Library from Oklahoma
Events in Oklahoma have raised concerns over states’ readiness to continue subsidy support in an era of budget cutbacks and fiscal constraints, while potential trouble is also brewing in California, Iowa and Texas, suggesting that the industry’s ability to lobby effectively on crucial issues will soon be put to the test.
A simple way to make up some of that shortfall is for wind developers to pay sales tax on their purchases, just like nearly everyone else in Oklahoma. Each new wind turbine, which is manufactured somewhere else and shipped into Oklahoma, could net the state about $90,000 in sales tax revenue.
In a 5-1 decision, the justices overturned a lower court’s dismissal of the case, which argues that the Osage County Wind Energy Ordinance should be thrown out because county commissioners allegedly failed to give proper public notice before approving it.
The world’s biggest wind-turbine company has filed lawsuits against five rural governments because they stand between it and millions in tax subsidies.
HINTON, Oklahoma - Homeowners in Western Oklahoma are divided over wind energy. While many property owners are leasing their land for wind turbines, others are trying to escape their shadow.
Oklahoma's Former Governor, Frank Keating, explains in this 60-second advertisement how he made a mistake in passing a law that helped fund the wind industry in his state and handed the bill to the state's taxpayers.
The Osage Nation strongly opposes development of industrial wind farms. I write this column to explain our view from the spiritual perspective of our culture but also from the view of economics, health concerns, quality of life and the impact on natural habitats and wildlife.
The announcement comes a day after Gov. Mary Fallin signed House Bill 2298, which ends the zero-emissions tax credit for wind projects July 1, more than three years ahead of its previous sunset date.
House Bill 2298, by Speaker Charles McCall, R-Atoka, and Senate Pro Tem Mike Schulz, R-Altus, sets the expiration date at July 1 rather than allowing it to continue until 2021.
While wind energy is clean and renewable, it creates relatively few permanent jobs and most of the power (and the profits) go out of the state. ...The petroleum industry pays taxes on the energy it produces and creates an enormous number of jobs and wealth inside the state.
The Oklahoma Senate has overwhelmingly voted yes on a bill that would move up the sunset date of the state’s wind power tax credits to July 1.
Legislation to cut off the subsidy on July 1 passed the Oklahoma House and a Senate committee, potentially saving the state billions of dollars, but lawmakers still must contend with an army of pro-wind lobbyists before casting the decisive votes. Our state has many other needs, from education to infrastructure repairs, more important than subsidizing the mature wind industry. Please reach out to your legislators to make sure they make the right decision on this critical issue.
OKLAHOMA CITY — Legislation that rolls back a state tax credit for the wind energy industry has been approved by an Oklahoma Senate panel.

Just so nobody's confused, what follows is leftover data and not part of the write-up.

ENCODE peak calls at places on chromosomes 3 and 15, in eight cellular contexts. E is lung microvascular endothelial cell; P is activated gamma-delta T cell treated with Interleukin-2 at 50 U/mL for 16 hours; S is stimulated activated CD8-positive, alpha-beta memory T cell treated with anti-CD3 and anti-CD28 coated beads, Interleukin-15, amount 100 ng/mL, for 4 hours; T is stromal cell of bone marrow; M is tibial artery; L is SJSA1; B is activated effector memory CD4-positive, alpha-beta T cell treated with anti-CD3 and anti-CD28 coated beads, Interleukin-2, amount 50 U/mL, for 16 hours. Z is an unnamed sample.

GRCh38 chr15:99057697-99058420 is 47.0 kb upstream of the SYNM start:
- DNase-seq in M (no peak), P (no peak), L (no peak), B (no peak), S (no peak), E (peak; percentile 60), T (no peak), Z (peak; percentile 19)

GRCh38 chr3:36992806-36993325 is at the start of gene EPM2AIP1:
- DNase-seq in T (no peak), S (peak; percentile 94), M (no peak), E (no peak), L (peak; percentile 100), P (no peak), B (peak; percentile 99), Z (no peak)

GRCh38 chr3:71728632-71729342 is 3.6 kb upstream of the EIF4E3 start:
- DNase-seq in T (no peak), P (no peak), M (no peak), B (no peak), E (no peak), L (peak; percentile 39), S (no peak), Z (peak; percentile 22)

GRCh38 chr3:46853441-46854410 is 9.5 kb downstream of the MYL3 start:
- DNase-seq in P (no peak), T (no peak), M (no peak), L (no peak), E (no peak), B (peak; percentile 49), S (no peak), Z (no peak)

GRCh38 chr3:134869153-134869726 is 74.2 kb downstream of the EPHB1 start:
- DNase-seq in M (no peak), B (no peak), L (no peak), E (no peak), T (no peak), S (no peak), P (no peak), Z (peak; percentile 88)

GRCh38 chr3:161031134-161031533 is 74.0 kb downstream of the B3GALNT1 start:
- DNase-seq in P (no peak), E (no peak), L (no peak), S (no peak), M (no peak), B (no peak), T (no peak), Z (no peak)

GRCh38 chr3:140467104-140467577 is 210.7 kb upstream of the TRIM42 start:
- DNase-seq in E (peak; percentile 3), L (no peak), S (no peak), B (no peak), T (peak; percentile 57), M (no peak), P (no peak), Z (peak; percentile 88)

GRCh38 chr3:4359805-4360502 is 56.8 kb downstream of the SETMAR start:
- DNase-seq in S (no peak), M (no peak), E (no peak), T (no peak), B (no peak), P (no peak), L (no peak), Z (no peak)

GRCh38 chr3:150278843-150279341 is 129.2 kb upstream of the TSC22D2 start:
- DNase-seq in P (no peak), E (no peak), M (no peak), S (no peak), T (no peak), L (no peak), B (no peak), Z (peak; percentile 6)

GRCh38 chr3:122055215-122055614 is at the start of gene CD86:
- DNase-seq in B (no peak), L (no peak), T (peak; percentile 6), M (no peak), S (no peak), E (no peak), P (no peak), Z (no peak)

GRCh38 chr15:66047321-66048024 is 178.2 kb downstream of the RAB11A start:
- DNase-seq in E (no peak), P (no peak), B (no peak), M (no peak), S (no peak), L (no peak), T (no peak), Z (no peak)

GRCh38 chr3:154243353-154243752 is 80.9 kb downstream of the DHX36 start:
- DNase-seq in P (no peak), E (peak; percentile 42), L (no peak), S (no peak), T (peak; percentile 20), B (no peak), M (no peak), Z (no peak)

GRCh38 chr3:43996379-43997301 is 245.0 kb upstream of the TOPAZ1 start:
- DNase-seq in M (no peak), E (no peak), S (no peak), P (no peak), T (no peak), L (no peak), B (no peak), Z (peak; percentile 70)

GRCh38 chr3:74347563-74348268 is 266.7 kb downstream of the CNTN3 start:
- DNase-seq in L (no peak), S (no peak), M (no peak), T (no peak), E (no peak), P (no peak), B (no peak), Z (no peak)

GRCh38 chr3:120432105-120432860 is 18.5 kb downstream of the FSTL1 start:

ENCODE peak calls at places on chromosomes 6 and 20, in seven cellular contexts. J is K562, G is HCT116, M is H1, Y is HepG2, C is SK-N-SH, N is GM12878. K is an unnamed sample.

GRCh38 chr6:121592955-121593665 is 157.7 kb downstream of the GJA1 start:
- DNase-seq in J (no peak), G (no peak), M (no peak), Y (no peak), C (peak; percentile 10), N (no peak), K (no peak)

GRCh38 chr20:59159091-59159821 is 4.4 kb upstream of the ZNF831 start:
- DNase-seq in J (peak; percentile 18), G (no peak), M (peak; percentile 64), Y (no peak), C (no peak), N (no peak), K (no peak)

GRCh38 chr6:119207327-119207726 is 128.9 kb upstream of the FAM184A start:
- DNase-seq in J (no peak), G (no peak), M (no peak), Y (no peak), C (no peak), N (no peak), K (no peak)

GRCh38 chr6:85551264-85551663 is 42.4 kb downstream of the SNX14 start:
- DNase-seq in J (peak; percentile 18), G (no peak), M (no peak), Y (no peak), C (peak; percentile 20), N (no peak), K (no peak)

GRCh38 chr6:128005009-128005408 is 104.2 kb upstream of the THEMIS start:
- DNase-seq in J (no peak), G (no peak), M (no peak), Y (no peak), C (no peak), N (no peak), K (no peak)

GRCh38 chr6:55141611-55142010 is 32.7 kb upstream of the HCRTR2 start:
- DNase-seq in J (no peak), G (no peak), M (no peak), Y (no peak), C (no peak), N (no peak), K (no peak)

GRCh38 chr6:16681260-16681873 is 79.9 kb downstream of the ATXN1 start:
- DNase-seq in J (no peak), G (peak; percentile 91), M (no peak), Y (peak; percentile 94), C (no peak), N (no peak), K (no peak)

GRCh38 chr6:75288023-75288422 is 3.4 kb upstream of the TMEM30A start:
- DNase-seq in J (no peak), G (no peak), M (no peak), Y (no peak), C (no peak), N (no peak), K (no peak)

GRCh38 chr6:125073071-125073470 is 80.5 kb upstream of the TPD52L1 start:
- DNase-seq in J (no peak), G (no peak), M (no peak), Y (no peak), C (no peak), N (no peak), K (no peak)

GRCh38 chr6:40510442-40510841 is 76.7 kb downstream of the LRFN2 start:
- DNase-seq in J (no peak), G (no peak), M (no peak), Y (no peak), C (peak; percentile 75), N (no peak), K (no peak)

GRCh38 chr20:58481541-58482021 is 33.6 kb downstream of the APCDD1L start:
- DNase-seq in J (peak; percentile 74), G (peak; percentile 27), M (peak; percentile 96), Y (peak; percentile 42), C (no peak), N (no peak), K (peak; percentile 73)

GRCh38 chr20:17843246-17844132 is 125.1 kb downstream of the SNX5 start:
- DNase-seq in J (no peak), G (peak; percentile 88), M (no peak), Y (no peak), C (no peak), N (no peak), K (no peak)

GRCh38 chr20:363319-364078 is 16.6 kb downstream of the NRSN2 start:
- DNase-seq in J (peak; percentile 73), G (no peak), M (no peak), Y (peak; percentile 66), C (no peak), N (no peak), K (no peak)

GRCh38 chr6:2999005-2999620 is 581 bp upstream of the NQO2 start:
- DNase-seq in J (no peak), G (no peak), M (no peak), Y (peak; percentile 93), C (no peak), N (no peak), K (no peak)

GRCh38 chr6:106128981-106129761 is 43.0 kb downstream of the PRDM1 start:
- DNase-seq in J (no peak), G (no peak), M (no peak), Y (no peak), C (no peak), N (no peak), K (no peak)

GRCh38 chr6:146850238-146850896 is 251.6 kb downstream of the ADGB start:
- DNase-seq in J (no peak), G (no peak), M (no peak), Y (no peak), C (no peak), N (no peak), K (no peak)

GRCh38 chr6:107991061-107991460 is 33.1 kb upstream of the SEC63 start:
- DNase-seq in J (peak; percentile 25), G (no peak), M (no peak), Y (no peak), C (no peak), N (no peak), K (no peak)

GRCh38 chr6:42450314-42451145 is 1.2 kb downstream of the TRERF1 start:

The Altus Chamber of Commerce wants Oklahoma lawmakers to give a state military commission siting approval for wind farms near military installations, saying the turbines can affect radar and disrupt training routes.
Attorney Kimberlee Spady represents the plaintiffs and alleged in her petition that NextEra filed the forms, but did not include the latitude and longitude of each turbine or specify the distance from the nearest airport, among other things. The public notices published in The Hinton Record also didn’t include information required by state law, Spady wrote.
House Bill 2298, by Speaker Charles McCall, R-Atoka, would end the zero-emissions tax credit July 1, more than three years earlier than its current sunset date. The bill passed, 74-24, over the objections from some lawmakers that it could jeopardize wind projects already in an advanced stage of development.
Oklahoma wind developers are fresh off a record-setting year. Only Texas installed more wind capacity in 2016, a fact that thrusts the Sooner State's power markets into a sudden transition and is agitating opponents along the way.
Also hustled through the committee process Wednesday were a number of bills that would repeal tax incentives granted to the wind-energy industry over the years. In most cases, the bills would accelerate the expiration date to July 1 for incentives that were set to expire in four years.
Gov. Mary Fallin, R-Okla., recently released her proposed 2018 executive budget, which includes two new anti-wind tax proposals. The first proposal would end the zero-emission tax credit for wind facilities placed in service after 2017. The second proposal would begin taxing the production of wind energy at $0.005/kWh produced.
Signing this legislation was simply a mistake. What was promised to cost the state less than $2 million annually when I was in office has soared to $113 million for the 2014 tax year and is expected to cost billions in the future. Wind farms average 10 percent to 13 permanent jobs, which hardly lives up to the promised employment growth. ...As your former governor and a proud citizen of Oklahoma, I encourage us all to work together to end this subsidy no later than July 1, 2017.